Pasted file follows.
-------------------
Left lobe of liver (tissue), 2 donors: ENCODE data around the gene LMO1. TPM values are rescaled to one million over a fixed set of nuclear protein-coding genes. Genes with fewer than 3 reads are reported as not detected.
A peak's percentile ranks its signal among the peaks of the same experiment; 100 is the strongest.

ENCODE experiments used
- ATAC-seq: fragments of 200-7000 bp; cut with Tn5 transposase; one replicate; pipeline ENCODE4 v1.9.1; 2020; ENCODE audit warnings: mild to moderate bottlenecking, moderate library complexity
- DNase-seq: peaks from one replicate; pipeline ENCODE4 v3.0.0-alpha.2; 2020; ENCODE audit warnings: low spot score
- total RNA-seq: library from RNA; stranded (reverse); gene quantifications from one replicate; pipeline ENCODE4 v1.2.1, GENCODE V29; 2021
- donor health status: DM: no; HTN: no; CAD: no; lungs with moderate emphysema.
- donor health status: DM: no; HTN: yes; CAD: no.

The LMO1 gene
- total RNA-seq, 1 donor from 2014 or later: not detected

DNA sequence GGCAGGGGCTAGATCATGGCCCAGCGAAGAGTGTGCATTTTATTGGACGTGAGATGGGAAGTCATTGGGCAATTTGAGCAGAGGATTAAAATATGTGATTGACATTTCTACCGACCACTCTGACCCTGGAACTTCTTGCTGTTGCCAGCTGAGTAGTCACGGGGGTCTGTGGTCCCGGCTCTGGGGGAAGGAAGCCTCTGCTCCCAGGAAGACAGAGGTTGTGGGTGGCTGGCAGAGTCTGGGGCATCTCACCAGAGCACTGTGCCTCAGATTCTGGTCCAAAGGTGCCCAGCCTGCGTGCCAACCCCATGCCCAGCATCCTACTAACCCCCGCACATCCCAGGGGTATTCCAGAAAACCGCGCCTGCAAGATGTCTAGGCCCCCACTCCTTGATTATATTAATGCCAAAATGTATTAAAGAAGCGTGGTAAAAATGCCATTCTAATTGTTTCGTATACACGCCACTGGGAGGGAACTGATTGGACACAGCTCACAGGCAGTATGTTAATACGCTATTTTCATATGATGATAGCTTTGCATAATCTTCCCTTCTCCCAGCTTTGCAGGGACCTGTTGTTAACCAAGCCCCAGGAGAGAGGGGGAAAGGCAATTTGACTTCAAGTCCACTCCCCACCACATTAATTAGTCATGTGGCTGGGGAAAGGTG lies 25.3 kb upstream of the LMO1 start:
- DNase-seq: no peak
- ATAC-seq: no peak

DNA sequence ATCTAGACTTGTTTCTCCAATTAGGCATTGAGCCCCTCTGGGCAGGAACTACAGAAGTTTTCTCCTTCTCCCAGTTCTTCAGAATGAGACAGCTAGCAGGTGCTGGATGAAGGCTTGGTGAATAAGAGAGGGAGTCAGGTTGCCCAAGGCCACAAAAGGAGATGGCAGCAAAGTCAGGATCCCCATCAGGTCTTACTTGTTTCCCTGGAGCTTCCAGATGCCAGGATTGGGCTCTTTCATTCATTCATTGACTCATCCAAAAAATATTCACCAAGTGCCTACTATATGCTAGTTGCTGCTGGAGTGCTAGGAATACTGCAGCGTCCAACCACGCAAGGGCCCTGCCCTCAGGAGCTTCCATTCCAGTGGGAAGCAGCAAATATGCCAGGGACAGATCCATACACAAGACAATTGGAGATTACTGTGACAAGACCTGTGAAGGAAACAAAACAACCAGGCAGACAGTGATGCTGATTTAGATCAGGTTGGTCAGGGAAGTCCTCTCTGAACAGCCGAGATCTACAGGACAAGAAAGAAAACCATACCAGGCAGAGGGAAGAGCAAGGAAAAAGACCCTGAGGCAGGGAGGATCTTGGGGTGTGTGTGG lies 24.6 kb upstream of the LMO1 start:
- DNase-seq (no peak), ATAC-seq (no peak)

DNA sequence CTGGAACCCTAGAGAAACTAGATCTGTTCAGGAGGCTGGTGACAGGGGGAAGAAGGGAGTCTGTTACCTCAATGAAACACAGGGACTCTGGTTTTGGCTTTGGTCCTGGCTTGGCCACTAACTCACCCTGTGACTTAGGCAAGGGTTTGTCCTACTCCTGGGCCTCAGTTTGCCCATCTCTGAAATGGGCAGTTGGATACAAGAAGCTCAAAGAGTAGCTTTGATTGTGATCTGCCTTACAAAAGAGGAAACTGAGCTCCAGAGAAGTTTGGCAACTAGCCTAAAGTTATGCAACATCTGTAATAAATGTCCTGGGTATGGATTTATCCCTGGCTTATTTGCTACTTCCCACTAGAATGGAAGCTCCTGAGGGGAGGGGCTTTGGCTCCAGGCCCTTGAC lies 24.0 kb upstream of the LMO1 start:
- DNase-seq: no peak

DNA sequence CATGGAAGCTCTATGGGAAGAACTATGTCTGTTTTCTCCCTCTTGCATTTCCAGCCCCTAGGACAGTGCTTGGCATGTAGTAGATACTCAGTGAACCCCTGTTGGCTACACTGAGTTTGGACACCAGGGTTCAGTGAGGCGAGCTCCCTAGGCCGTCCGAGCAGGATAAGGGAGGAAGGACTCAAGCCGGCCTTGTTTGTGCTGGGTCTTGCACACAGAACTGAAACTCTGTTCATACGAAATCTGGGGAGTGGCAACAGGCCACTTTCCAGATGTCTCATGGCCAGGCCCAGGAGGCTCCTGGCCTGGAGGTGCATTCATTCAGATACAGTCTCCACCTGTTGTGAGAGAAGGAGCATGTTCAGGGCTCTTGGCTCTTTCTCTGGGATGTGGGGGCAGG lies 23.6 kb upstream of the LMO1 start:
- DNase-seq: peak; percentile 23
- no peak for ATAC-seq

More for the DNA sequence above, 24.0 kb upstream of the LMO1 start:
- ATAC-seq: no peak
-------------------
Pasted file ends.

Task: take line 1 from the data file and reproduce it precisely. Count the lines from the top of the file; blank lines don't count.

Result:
Left lobe of liver (tissue), 2 donors: ENCODE data around the gene LMO1. TPM values are rescaled to one million over a fixed set of nuclear protein-coding genes. Genes with fewer than 3 reads are reported as not detected.